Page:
"I drink when I have occasion, and sometimes when I have no occasion"
-Miguel de Cervantes

Monday, May 24, 2010

Poll: How Many Times Per Month Do You Visit A Brewpub?

Similar to what has been done for our prior blog polls, this article takes a moment to memorialize our recent poll’s results. Based on the question: “How many times per month do you visit a Brewpub?”, the following figure illustrates the responses from the readers who participated.

Total Votes: 14

I’ll admit to teetering between two different viewpoints from these results. From the ‘glass half full’ point of view, all but a few of participates are regular patrons their local brewing establishments – kudos to those that do. But from a more ‘glass half empty’ and pessimistic view, I wonder whether this is good enough. If our readers (a.k.a "beer fanatics") are only visiting their local brewpubs one or two times a month, are we contributing enough to the brewpub's customer base? Are we doing what we can to ensure the local brewing scene will still be around tomorrow and the next day? Can we do better?

Give it some thought and if your local brewpubs are producing good products, consider incrementing your support.  Sustain and grow the local breweries and brewpubs in your area. Without our support, those businesses may very well fold.

Thanks to all those that participated. Please take a moment and participate in our next pool, which should already be up.



“Nothing ever tasted better than a cold beer on a beautiful afternoon with nothing to look forward to than more of the same.”
-Hugh Hood

Thursday, May 20, 2010

Optimal Fermentation Temperature Ranges by Yeast Strain (White Labs)

Below is the third Yeast Strain Chart in the series, which visually compares the preferrable fermentation temperatures of each yeast strain in the White Labs homebrewer product line.  As mentioned in the first Yeast Strain Chart posting, this project intends to visually compare the critical parameters of each yeast strain to one another.

Click on the thumbnail below to get a higher resolution image of the chart.

In addition to the above, check out the other yeast strain charts (all the links will be updated when the charts are posted):
If you'd like higher resolution PDFs of this or any of the charts, just shoot me an email.  I'm more than happy to share them.



"Beer, if drunk in moderation, softens the temper, cheers the spirit and promotes health."
-Thomas Jefferson

Monday, May 17, 2010

Wort Pump in a Toolbox #4 – Connections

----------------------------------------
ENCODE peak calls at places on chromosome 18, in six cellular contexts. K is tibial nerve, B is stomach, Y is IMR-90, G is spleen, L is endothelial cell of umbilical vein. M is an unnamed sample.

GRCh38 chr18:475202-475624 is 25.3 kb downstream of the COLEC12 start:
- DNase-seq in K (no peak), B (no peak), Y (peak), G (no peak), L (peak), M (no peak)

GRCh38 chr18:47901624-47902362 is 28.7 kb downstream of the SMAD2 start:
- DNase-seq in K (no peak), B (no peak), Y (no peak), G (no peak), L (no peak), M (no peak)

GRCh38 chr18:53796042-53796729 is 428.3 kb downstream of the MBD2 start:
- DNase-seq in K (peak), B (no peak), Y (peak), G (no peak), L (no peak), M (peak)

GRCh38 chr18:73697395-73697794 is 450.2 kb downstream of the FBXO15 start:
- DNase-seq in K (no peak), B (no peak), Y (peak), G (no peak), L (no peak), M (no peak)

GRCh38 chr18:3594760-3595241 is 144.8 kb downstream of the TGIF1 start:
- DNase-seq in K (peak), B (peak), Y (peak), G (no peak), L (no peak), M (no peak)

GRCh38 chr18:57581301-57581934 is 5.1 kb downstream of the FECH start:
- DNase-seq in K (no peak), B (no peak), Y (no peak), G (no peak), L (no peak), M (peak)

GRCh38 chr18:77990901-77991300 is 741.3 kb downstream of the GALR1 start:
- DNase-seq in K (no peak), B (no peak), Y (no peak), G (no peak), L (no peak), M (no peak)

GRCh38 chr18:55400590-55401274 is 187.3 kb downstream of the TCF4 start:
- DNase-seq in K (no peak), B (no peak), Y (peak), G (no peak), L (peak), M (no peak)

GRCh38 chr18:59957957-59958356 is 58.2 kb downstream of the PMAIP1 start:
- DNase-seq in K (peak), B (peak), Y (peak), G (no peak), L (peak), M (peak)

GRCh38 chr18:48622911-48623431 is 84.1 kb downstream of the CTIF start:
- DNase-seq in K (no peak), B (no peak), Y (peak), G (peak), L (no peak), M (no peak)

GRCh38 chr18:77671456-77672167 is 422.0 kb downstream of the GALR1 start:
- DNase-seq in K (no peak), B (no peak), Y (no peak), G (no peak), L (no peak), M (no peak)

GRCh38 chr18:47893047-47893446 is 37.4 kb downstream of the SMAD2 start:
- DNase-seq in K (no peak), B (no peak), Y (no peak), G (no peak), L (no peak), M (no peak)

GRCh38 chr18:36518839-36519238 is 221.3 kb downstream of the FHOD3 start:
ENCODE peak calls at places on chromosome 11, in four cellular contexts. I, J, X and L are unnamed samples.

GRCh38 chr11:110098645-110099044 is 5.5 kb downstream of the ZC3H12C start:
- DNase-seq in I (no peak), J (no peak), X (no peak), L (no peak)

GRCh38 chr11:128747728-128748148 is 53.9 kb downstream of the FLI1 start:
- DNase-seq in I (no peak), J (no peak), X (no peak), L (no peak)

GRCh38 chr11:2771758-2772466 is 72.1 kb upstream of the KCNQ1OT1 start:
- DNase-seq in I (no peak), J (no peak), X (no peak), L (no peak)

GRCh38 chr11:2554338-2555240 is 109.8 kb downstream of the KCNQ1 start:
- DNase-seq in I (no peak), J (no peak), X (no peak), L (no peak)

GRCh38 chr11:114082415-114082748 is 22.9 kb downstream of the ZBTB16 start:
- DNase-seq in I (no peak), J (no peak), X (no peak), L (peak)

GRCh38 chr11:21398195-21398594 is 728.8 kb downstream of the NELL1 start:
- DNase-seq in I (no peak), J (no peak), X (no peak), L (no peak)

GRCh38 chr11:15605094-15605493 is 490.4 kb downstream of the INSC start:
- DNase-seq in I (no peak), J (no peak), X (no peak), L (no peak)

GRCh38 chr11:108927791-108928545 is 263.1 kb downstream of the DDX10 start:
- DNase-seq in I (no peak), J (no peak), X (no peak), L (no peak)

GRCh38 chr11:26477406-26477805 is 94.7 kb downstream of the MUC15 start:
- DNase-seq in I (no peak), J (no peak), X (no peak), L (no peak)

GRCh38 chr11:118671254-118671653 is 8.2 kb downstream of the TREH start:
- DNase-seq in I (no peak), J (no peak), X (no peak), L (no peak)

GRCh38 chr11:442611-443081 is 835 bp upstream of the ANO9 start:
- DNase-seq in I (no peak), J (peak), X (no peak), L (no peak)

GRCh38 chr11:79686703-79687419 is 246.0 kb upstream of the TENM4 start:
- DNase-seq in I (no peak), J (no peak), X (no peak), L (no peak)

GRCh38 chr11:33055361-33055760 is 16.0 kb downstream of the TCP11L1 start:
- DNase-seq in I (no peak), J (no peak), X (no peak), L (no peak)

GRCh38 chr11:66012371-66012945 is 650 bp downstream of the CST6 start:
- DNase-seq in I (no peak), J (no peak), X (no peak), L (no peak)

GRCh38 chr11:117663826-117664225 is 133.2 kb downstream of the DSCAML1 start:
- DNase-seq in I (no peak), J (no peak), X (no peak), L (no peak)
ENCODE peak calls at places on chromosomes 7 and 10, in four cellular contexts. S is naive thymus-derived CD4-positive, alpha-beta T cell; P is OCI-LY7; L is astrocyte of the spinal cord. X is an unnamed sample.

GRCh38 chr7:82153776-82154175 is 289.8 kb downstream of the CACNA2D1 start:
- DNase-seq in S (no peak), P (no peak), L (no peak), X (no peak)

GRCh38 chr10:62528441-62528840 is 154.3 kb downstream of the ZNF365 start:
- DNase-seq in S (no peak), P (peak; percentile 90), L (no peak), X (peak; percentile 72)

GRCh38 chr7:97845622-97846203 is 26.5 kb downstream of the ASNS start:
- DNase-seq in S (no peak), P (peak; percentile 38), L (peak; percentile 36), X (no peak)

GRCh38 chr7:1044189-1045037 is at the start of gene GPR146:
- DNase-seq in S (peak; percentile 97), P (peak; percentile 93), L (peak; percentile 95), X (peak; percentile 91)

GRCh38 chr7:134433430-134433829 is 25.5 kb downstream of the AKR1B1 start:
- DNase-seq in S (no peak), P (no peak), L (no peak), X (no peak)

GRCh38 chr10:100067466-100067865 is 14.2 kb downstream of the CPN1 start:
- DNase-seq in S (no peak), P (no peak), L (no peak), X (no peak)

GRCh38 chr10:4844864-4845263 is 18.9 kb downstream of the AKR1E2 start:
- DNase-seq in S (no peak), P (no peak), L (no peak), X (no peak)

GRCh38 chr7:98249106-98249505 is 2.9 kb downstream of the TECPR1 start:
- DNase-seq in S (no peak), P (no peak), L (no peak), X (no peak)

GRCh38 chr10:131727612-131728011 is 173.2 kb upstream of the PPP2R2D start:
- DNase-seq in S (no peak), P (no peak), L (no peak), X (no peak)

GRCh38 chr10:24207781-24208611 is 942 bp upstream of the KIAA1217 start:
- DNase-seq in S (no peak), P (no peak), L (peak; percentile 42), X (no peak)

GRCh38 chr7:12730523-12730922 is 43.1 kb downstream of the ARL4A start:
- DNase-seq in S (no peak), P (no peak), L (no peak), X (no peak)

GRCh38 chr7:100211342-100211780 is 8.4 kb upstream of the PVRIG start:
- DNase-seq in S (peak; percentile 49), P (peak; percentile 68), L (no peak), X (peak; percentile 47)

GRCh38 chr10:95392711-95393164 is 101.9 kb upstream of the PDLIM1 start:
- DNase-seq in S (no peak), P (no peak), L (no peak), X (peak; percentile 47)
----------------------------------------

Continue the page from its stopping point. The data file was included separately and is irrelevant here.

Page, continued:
The last post in our series on building a wort pump featured how to place the pump into the toolbox.  This next post describes the connections used to attach the pump to the kettle and whirlpool chiller.  The main purpose of the pump during the brew day is in chilling and moving the wort from the kettle to the fermenter.  A future post will focus on the specific pump uses during the brew day, but rest assured, it is necessary to connect the pump to different items during the session.

There are several important factors to be considered when planning connections for your wort pump:
  • The pump connectors should be easy to change.
  • The hoses must be able to withstand boiling wort temperatures.
  • The hoses should be semi-transparent, so it is easy to see if they are full.
  • The connections must assist the pump become immersed in wort before it is turned on, as it does not self-prime.
  • The hoses and connections should enable easy cleaning.
  • The pump should effectively assist in the quick cooling of wort.
After considering these factors, I elected to use brass quick disconnects (QD) attached to high-temperature silicone hoses.  The QDs allow a permanent male connection to attach to the actual equipment (kettle ball valve, pump in and output, etc.), while the open female end attaches to the hose.  This allows the hose to be open for air drying after cleaning.  The silicone hoses are semi-transparent, so it is easy to see if they are full.  The hoses are also flexible, which allows the user to squeeze and shake them to knock air bubbles out of the line, which helps maintain prime.

The connections I use for the pump, in order of flow, include:

  • QD to hose out of kettle.
  • Hose to QD to in port of pump.
  • QD to hose out of pump ball valve that can throttle the pump’s flow.
  • Hose to QD that connects to the whirlpool chiller.
  • Long hose that connects to pump disconnect that runs to fermenter.

The pump attaches to a “J” shaped copper tube attached to my immersion chiller.  This design is based on the popular Jamil Zainacheff whirlpool chiller, which is now featured through MoreBeer.  The copper return tube directs the flow along the outside of the pot, which creates a whirlpool action.  This constantly moves wort by the cooling coils, which greatly enhances cooling, as well as funneling hops and break material to the center of the pot.